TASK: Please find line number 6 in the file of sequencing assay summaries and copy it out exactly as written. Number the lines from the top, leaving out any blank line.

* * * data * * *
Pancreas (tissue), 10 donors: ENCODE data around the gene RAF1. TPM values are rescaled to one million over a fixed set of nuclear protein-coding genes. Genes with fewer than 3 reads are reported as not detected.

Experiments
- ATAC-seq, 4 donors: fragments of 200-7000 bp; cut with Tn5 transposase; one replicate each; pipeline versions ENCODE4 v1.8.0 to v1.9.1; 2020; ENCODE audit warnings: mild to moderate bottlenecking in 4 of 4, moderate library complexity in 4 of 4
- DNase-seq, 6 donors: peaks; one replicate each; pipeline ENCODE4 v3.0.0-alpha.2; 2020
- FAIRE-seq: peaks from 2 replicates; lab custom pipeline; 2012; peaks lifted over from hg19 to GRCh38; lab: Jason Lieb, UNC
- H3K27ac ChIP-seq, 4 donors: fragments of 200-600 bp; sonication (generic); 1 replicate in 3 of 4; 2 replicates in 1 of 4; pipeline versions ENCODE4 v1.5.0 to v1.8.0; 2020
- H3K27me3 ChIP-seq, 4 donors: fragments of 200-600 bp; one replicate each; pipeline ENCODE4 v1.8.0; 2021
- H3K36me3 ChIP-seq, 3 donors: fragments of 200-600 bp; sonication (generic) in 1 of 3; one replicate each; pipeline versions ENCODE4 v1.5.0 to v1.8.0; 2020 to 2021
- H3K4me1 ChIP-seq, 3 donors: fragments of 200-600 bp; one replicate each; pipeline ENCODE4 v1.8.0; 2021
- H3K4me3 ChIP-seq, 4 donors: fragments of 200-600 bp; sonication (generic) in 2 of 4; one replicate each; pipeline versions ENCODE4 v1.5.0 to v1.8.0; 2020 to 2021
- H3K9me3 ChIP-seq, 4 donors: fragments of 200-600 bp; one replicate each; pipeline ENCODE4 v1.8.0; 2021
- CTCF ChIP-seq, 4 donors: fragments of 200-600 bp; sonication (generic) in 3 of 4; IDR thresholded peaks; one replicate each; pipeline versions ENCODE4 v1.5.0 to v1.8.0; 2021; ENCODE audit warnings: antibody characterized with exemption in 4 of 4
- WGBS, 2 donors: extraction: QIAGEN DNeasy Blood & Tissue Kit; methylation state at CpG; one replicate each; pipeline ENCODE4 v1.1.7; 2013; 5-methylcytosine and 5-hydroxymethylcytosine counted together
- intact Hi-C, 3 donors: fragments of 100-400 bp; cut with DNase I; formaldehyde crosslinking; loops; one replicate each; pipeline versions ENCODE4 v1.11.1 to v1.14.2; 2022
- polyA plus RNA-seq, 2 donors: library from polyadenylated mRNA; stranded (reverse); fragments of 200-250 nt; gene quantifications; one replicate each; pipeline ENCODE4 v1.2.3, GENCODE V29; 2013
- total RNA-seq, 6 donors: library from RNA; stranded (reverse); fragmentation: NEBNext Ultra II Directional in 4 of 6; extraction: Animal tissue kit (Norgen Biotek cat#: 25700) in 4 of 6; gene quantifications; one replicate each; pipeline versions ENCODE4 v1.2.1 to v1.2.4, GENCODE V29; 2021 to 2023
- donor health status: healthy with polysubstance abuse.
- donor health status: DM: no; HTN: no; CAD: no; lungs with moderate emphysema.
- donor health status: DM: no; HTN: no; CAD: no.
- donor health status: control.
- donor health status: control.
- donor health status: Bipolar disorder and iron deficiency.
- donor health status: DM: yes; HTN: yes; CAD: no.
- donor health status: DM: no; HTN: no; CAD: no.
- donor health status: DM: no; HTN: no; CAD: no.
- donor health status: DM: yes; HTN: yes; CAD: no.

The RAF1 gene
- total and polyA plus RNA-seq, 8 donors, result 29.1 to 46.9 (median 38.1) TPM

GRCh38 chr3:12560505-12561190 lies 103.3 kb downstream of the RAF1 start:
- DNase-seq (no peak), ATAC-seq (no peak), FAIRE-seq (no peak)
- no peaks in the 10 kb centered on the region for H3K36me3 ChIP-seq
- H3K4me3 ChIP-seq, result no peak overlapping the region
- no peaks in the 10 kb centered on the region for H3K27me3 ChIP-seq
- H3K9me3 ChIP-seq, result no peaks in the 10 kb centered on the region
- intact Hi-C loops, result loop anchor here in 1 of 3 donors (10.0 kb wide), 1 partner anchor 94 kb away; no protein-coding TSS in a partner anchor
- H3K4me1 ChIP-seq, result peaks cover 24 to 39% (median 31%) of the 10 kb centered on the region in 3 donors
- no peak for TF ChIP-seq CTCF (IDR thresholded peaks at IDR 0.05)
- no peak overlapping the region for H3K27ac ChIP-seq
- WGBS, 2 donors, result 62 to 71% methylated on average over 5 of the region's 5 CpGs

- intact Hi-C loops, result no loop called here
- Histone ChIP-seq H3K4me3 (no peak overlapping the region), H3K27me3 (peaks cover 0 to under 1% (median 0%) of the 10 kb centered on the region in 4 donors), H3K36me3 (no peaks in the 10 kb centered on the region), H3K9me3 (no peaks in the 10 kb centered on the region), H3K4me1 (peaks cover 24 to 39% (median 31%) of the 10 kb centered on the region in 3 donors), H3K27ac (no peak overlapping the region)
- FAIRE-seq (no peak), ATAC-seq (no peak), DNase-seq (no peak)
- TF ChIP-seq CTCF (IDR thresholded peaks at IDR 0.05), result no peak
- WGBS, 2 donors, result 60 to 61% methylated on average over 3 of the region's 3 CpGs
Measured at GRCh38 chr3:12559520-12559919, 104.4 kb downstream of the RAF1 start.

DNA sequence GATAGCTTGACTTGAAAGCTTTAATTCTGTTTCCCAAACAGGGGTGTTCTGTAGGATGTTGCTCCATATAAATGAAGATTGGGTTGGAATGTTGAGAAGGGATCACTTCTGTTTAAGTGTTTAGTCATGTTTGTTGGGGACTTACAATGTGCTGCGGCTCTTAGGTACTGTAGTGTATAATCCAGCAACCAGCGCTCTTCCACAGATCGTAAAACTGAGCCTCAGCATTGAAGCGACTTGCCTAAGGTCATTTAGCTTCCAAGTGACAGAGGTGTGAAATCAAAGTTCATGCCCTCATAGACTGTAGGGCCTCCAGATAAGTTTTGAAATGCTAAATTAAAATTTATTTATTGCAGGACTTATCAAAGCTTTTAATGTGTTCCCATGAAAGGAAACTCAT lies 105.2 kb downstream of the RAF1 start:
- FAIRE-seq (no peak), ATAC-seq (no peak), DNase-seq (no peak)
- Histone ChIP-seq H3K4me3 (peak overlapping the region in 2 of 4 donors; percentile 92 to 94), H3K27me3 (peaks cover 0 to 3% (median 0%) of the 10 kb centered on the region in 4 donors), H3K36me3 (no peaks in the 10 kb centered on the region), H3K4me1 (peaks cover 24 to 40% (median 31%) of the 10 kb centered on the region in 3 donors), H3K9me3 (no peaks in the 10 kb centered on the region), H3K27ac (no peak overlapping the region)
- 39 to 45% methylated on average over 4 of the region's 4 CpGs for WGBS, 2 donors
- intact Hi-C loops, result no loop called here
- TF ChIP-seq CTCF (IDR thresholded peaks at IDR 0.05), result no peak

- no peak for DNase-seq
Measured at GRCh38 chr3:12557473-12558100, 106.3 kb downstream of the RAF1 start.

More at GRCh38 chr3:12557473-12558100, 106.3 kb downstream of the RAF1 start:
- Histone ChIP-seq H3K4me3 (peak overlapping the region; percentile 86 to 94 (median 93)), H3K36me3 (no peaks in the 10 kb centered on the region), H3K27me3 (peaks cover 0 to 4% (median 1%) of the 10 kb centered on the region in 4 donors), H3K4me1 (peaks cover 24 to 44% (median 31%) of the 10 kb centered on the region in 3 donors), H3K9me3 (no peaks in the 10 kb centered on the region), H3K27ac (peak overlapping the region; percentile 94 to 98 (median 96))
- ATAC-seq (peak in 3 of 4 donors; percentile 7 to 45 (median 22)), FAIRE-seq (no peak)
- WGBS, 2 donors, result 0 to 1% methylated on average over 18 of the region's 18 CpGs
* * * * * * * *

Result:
- H3K27ac ChIP-seq, 4 donors: fragments of 200-600 bp; sonication (generic); 1 replicate in 3 of 4; 2 replicates in 1 of 4; pipeline versions ENCODE4 v1.5.0 to v1.8.0; 2020